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Statistics for Psychology

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The fourth edition of this popular text uses definitional formulas to emphasize concepts of statistics, rather than rote memorization. This approach constantly reminds students of the logic behind what they are learning, and each procedure is taught both verbally and numerically, which helps to emphasize the concepts. Thoroughly revised, with new content and many new practice examples, this text takes the reader from basic procedures through analysis of variance (ANOVA). Students cover statistics and also learn to read and inderstand research articles. - SPSS examplesincluded with each procedure - Dozens of examples updated (especially the in-the-research-literature ones) - Reorganization - The self-contained chapters on correlation and regression have been moved after t-test and analysis of variance - Emphasis on definitional formulas - As opposed to computational formulas - Practical, up-to-date excerpts - For each procedure, the text explains how results are described in research articles. example being described in each way - Interesting examples throughout - Often include studies of or by researchers of diverse ethnicities - Complete package of ancillary materials - A web page with additional practice problems and extensive interactive study materials, plus four mini chapters covering additional material not in the text, a very substantial test bank; an instructors' manual that provides sample syllabi, lecture outlines, and ready-to-copy (or download) power-point slides or transparencies with examples not in the book; and a very complete students' study guide that also provides a thorough workbook for using SPSS with this book.

741 pages, Hardcover

First published November 1, 1993

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About the author

Arthur Aron

27 books12 followers
Arthur Aron received a bachelor's degree in psychology and philosophy in 1967 and a master's degree in social psychology in 1968, both from the University of California at Berkeley. He earned a PhD in social psychology from the University of Toronto in 1970.
Aron's work focuses on the role, creation, and maintenance of friendship and intimacy in interpersonal relationships. He developed the self-expansion model of close relationships; it posits that one of the motivations humans have for forming close relationships is self-expansion, i.e., "expansion of the self", or personal growth and development.
Aron is married to Elaine Aron, also a psychologist.

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5 stars
39 (27%)
4 stars
41 (28%)
3 stars
36 (25%)
2 stars
20 (13%)
1 star
7 (4%)
Displaying 1 - 8 of 8 reviews
Profile Image for L.
39 reviews59 followers
April 24, 2017
I've been carrying this around with me for ten months and a tangible weight is going to fall off my shoulders when I finally drop it into the returns bin.

(Although, to be fair, it did cure me of my false belief that I couldn't learn statistics. Which explains the five stars.)
Profile Image for Grant Clover.
70 reviews14 followers
May 25, 2021
I’m gonna take credit for reading this, because, heck, I made it through this thing. I should probably appreciate it more because it was very helpful in my class, but I still want to burn it alive. *pumps fist at numbers*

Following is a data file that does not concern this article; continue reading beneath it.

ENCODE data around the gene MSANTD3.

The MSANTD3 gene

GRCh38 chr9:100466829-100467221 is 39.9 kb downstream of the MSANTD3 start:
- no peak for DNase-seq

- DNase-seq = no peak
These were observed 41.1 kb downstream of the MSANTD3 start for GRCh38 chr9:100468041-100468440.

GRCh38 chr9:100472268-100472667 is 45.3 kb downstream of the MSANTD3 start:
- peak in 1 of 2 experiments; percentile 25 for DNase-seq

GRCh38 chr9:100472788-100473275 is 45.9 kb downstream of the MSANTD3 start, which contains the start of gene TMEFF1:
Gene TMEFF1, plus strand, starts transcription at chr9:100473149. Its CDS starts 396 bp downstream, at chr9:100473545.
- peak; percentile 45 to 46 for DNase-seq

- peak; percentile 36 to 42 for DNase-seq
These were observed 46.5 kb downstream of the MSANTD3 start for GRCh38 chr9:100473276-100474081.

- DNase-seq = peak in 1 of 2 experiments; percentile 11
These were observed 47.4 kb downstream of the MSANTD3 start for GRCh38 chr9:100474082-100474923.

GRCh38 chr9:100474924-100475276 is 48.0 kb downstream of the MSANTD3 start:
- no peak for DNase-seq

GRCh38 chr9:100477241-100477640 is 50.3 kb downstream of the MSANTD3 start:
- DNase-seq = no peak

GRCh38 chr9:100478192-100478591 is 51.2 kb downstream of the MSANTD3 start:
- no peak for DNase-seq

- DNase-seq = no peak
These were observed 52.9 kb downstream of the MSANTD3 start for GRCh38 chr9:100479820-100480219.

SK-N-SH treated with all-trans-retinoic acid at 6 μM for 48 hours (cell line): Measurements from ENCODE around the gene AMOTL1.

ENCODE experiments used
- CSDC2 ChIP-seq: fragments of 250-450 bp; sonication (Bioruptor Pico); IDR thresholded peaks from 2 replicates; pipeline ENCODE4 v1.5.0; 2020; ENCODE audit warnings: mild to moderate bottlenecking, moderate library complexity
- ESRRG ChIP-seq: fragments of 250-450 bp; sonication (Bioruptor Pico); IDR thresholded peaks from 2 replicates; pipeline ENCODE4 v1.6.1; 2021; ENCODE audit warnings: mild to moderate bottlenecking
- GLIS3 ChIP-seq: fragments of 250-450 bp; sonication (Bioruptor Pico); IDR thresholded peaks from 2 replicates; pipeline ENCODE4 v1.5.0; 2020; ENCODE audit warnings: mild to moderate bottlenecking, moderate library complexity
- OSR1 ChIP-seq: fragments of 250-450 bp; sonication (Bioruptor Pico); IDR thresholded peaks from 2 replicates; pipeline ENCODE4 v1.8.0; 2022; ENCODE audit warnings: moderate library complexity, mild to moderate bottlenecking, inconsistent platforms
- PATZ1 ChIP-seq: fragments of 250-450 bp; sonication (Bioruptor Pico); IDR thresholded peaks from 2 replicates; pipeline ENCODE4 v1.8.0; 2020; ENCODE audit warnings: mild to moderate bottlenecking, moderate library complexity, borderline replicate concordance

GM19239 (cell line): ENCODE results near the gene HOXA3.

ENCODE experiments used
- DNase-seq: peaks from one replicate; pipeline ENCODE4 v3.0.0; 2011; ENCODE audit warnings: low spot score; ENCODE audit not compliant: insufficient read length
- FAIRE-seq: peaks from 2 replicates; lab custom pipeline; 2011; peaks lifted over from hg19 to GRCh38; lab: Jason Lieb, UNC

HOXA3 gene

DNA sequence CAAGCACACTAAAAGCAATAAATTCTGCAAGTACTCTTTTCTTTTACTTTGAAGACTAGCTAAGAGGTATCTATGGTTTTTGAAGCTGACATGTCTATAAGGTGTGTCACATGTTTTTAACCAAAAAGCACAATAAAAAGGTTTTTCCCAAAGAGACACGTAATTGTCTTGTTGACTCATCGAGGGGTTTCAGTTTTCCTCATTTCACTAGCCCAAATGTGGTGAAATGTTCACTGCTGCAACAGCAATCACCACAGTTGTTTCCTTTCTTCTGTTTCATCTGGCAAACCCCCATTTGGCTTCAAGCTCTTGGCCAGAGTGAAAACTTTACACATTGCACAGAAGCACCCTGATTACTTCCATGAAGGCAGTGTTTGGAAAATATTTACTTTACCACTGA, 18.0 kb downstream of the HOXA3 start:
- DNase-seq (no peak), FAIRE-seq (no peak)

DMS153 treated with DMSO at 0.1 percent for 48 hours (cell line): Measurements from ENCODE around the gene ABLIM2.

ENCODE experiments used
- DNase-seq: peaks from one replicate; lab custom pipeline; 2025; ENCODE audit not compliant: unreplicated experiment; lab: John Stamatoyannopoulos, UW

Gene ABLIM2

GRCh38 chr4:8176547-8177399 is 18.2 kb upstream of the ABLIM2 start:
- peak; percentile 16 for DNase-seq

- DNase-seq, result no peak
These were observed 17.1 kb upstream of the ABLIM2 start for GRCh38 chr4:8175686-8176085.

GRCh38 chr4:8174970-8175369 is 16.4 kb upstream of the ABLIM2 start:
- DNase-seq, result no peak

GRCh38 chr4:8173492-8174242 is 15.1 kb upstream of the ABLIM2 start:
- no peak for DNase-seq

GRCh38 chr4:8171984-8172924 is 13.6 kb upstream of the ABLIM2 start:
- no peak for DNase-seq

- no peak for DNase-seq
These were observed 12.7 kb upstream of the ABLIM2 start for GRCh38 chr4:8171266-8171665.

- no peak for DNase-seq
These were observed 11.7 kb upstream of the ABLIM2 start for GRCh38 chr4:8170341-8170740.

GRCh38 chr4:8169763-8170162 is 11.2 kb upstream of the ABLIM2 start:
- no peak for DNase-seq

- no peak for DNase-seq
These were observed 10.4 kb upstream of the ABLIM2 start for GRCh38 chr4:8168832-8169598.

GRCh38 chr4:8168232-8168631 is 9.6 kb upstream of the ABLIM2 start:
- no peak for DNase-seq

174 reviews2 followers
December 9, 2013
It broke down the concepts to easy steps, and the steps stayed constant through the whole book. The boxes the authors added in were at times rather amusing (I found myself laughing at the jokes they inserted in their boxes in which they explained the love some people feel for stats). The authors also added in boxes about famous statistics which, to be honest I had never heard any of them of before now, so that was an interesting way to break up the mathematical information.

Overall I thought this was a good textbook, it presented the information clearly, gave examples often and explained every step (sometimes to the point where it was a little redundant) and allowed the reader to read the steps in words, then in formulas, then with examples and then allowed the reader to try it out with problem questions both in the chapter and after the chapter in the summary section. Also (and I don't know if this is the norm in stats textbooks) it broke down how to use SPSS which I liked because that program I found could be a bit confusing.
6 reviews
November 3, 2012
Statistics is that one class a psych major takes that gives them the little reality check that science is going to involve math. Take a deep breath! It's okay. You can do it. This book breaks it down and gives a solid foundation for future statistic endeavors.
Profile Image for Linda.
115 reviews7 followers
May 8, 2009
I get that a professor at my school wrote it, and it's supposed to be a good guide for stats, but...and maybe I just don't like statistics...it was TOO CONFUSING!
Profile Image for McKenzie.
284 reviews33 followers
October 29, 2014
For a statistics book this was surprisingly easy to understand and helped me ace my class. It also has great real world connections.
Profile Image for Serena.
21 reviews12 followers
April 17, 2017
Great book for stats. I felt like I could follow along easily and had all the info I needed easily when I needed to find something for my homework and was stuck.
Displaying 1 - 8 of 8 reviews

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